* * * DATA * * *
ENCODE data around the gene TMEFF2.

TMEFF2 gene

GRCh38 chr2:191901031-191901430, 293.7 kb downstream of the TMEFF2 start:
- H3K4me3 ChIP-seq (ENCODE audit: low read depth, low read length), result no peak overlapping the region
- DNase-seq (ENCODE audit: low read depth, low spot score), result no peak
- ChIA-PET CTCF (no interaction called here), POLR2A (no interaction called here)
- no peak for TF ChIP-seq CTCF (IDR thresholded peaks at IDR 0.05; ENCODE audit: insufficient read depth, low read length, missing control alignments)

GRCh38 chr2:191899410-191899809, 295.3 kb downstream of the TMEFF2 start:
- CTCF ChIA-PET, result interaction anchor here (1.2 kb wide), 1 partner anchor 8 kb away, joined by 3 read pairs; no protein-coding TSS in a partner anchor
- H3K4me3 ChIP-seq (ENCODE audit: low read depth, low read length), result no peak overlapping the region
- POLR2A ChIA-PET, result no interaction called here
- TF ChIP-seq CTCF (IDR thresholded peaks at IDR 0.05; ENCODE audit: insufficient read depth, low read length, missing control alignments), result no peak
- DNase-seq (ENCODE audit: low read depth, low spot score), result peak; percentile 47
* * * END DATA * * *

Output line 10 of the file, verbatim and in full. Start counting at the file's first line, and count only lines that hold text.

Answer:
- H3K4me3 ChIP-seq (ENCODE audit: low read depth, low read length), result no peak overlapping the region